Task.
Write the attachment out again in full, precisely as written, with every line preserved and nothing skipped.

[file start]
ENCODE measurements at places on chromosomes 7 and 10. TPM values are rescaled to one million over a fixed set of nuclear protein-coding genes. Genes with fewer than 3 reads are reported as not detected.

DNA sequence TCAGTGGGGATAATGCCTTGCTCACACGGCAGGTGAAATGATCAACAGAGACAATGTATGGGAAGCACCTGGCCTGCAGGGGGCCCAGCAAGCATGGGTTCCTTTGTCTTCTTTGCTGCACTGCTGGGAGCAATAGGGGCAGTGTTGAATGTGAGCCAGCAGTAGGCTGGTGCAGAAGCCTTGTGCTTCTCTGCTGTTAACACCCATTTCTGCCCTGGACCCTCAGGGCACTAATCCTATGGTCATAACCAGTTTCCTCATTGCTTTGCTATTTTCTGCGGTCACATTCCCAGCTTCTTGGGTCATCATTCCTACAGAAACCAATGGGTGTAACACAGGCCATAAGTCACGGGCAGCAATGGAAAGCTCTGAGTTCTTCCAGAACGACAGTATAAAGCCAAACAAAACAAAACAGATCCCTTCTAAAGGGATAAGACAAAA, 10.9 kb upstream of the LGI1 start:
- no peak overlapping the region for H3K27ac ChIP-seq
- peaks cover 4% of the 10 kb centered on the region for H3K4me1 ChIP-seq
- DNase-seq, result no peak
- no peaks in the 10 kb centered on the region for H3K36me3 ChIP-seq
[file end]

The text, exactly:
ENCODE measurements at places on chromosomes 7 and 10. TPM values are rescaled to one million over a fixed set of nuclear protein-coding genes. Genes with fewer than 3 reads are reported as not detected.

DNA sequence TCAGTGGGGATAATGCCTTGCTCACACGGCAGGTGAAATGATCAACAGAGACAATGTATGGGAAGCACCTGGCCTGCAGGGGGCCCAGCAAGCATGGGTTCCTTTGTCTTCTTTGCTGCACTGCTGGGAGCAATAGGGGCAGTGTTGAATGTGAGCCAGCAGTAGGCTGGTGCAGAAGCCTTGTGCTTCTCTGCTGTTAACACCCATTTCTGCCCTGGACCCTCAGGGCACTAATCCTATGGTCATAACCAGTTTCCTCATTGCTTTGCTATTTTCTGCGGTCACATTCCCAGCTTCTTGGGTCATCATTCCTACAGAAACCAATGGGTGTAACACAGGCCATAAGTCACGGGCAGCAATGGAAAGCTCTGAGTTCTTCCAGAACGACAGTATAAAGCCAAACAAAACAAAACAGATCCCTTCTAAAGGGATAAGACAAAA, 10.9 kb upstream of the LGI1 start:
- no peak overlapping the region for H3K27ac ChIP-seq
- peaks cover 4% of the 10 kb centered on the region for H3K4me1 ChIP-seq
- DNase-seq, result no peak
- no peaks in the 10 kb centered on the region for H3K36me3 ChIP-seq